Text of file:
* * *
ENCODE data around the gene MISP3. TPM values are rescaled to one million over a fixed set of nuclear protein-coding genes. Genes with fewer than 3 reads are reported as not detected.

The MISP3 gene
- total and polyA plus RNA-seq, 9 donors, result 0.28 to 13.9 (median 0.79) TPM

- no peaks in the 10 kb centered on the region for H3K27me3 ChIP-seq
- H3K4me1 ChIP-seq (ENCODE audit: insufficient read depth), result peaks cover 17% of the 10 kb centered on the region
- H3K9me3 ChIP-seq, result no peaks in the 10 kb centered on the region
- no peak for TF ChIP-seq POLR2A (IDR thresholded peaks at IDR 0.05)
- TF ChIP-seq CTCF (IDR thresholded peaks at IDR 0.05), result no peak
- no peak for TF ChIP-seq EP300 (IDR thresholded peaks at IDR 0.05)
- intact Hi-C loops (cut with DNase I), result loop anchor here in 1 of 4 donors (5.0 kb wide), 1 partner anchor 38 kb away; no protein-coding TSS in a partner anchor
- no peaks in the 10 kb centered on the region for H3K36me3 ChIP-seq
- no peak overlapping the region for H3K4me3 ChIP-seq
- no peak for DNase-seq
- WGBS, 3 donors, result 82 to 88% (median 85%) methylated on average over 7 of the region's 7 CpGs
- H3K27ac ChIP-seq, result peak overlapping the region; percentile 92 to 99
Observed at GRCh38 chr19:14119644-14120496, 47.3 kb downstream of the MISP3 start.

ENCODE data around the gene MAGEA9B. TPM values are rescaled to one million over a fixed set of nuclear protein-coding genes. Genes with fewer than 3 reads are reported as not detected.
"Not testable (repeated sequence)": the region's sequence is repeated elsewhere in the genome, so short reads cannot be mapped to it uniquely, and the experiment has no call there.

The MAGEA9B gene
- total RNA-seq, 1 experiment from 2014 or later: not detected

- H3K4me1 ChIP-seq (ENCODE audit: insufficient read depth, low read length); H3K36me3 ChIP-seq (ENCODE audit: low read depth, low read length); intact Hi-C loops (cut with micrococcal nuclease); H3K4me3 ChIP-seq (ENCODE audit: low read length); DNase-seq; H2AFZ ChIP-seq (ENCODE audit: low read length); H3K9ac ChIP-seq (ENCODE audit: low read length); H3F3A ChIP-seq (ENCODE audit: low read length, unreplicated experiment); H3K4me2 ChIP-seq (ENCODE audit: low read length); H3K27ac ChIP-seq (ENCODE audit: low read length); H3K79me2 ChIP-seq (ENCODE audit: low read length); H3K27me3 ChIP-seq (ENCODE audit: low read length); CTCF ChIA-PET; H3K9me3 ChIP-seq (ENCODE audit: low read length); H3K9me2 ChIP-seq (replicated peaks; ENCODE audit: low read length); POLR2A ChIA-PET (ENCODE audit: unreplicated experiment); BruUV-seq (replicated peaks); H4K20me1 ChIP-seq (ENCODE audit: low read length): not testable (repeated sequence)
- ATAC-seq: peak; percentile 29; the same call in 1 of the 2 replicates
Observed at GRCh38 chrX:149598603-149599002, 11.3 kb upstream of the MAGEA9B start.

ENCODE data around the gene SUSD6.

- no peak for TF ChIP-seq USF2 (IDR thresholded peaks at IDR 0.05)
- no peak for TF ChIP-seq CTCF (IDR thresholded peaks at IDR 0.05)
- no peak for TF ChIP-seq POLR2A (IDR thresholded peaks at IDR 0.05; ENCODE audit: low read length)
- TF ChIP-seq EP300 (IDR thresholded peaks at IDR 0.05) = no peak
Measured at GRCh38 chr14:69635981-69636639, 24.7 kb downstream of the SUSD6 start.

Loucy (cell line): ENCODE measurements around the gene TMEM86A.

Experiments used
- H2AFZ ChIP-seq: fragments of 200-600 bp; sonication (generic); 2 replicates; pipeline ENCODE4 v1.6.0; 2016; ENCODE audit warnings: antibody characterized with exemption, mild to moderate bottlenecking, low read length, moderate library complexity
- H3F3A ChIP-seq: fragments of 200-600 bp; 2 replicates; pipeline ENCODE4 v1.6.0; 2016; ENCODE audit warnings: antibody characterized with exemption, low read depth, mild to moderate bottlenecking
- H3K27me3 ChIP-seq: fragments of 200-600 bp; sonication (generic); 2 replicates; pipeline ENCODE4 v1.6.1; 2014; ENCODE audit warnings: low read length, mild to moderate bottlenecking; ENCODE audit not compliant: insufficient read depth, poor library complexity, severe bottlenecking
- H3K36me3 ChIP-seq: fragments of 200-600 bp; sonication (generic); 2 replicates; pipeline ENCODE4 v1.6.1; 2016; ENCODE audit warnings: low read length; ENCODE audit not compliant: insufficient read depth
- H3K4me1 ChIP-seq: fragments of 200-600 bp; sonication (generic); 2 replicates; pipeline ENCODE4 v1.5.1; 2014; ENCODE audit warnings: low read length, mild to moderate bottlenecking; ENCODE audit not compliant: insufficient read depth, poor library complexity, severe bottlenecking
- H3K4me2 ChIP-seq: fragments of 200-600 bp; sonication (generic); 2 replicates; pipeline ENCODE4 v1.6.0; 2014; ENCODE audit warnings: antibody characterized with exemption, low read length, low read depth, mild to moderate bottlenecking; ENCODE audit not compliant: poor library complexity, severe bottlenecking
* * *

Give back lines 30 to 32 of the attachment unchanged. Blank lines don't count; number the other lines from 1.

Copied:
Loucy (cell line): ENCODE measurements around the gene TMEM86A.

Experiments used
- H2AFZ ChIP-seq: fragments of 200-600 bp; sonication (generic); 2 replicates; pipeline ENCODE4 v1.6.0; 2016; ENCODE audit warnings: antibody characterized with exemption, mild to moderate bottlenecking, low read length, moderate library complexity